Rare Disease Day - 28th February 2015

Rachel’s Story

Éirinn On 1st August 2012 at 1.28am our beautiful little daughter Éirinn entered the world in somewhat dramatic fashion. Looking back, I can honestly say that this was a blessing in disguise…after a 21 hour labour, Éirinn was placed on my chest and I noticed a little mark on her left ankle. She didn’t make a sound and was whipped away as the midwives worked at her and then finally she screamed as the air hit her lungs. I then had to be transferred by ambulance to the Ulster Hospital and go through a 4 hour surgery to remove my retained placenta, whilst Éirinn was placed in an incubator, watched by her father and visited by a team of doctors to examine the birthmarks that were also on her back…I don’t know how I didn’t notice these at first! I didn’t get to give her a cuddle until 7.30am, 6 hours after she was born. And I was somewhat confused when the midwife said ”I’m sorry about Éirinn”…what was she sorry about?? Even though I was exhausted and feeling completely dazed, I didn’t really understand why she was apologising to me…I genuinely felt lucky to be alive and yes, Éirinn had birthmarks, but who cares! I was alive, she was alive and as I got a re-cap from the apologetic midwife, doctors had checked her out and she was perfectly healthy. Not to mention she had the most gorgeous little face I had ever seen. So I can honestly say, I didn’t care one little bit about the birthmarks on her back.

Dr Alderdice (a top dermatologist in Northern Ireland) came to see Éirinn and said her back had a mixture of port wine staining and dark moles. He thought maybe laser treatment could be used to help remove them and arranged to meet us when Éirinn was a month old. Doctors also decided to schedule a brain scan and abdominal MRI when Éirinn was a little bit older, due to the extensive coverage of her birthmarks. After a few days in hospital for me to recover, we finally went home. Day 3 hormones did lead to some tears being shed though…more so thinking about Éirinn going to school and kids maybe teasing her etc about her back. But we were just so thankful to have our little daughter and for me to have survived the birth, that on the whole, we coped extremely well.

At 5 days old, we had our second scary ambulance trip. Éirinn had been twitching in her sleep and upon calling A&E they suggested we come down. They then contacted our paediatrician who asked for us to be transferred to the Ulster Hospital to undergo some tests. Again, I feel we dealt with the next few days quite well, although the hormonal rollercoaster I was on did not help and I had a few crying sessions. In particular when Éirinn was getting the line put in the front of her hand. In the next 2 days, Éirinn had an MRI on her head, an abdominal ultrasound and a EEG. Doctors explained some melanocytic lesions were present on her brain, but that they were quite small. They would repeat the MRI when she was a month old. And the twitching in her sleep, was innocent myoclonic jerks…something I actually do myself when I’m in a deep sleep.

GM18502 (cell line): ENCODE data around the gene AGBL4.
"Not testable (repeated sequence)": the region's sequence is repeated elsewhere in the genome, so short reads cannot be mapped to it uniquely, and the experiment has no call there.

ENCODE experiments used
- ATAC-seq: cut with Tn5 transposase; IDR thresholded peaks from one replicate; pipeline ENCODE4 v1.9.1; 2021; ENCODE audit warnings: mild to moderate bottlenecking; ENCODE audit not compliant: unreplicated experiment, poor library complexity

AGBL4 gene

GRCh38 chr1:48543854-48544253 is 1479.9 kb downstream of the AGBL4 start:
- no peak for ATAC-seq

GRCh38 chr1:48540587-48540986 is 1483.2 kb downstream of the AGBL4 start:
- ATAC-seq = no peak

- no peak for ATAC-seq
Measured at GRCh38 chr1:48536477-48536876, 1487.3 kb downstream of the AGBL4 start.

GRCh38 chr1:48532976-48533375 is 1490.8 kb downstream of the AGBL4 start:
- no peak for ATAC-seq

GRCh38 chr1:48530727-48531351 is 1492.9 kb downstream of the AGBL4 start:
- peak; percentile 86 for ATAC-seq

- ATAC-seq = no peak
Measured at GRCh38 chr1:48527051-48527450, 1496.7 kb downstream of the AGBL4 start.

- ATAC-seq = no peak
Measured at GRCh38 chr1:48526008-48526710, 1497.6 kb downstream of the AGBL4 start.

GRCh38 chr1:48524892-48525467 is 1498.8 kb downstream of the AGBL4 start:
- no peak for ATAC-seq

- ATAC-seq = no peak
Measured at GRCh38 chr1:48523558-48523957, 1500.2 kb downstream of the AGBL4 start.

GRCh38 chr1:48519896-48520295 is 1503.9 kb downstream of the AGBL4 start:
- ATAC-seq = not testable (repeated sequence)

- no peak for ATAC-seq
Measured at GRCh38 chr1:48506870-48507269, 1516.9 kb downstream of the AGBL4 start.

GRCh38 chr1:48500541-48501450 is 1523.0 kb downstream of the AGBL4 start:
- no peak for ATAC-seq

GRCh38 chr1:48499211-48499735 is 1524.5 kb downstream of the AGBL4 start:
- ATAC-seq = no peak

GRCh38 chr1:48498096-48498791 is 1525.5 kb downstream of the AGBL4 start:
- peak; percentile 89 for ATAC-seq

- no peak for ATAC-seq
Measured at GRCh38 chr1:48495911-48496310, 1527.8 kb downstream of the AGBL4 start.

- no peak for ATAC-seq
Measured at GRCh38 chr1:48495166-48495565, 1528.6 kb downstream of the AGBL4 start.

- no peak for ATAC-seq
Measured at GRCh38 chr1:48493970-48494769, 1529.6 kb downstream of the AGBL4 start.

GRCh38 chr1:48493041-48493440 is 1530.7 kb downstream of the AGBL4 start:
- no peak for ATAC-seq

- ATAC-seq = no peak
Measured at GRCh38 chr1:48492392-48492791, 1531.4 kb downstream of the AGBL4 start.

Éirinn The repeat scan was however somewhat inconclusive, as Éirinn was wriggling about so much (there was no children’s MRI in Northern Ireland at that stage). Upon visiting Dr Alderdice, he explained that he really wouldn’t be the best person to treat Éirinn as her condition was so rare and suggested that we take Éirinn to Great Ormond Street Hospital (GOSH). At this, I burst into tears…although I’m claiming it was the hormones again! GOSH was for sick babies…Why were we going? Was Éirinn really ill?

However, our first visit to GOSH when Éirinn was 4 months old was like a breath of fresh air. We finally got a diagnosis; Éirinn had Congenital Melanocytic Nevus (CMN). Doctor Kinsler and Dr Lomas were world leading specialists in CMN and had seen many children like Éirinn before…so we weren’t the only ones! They spent a lot of time with us. They explained Éirinn would have a 10% risk of developing melanoma, so care in the sun was needed. They were satisfied that the lesions on her brain were innocent, as she was developing normally and reassured us as they could see Éirinn was thriving. They also informed us about Caring Matters Now…a charity dedicated to support families with CMN.

At first, I felt a little bit geeky contacting Caring Matters Now…I was almost nervous and from watching TV and films, I got this picture in my head of similar groups being like counselling or therapy. I just wasn’t sure what to expect. But we have found Caring Matters Now to be fantastic. We no longer feel alone and it is so refreshing to see other happy and healthy children with CMN. And to hear how accepting their friends are of the condition. We had our first ‘Chat and Play Day’ in Dublin in May this year and got to meet up with other CMN families in Ireland. It was great to meet the people I’d been chatting to on Facebook and felt like I’d known them for years. We were all bursting to talk and are already planning another meeting.

Éirinn visits GOSH once a year and we can contact Dr Kinsler and Dr Lomas at any time if we are worried. The nevus on her back has lightened dramatically since birth, and although hairs have developed, these can be lasered off when she is older. Over 200 satellites (like large freckles) have developed since birth and I explain to her cousins that these birthmarks are a sign of beauty and this is where the angels kissed her when she was in my belly! She is happy, healthy, way too smart and has the biggest personality for such a little person. We feel very blessed to have her.

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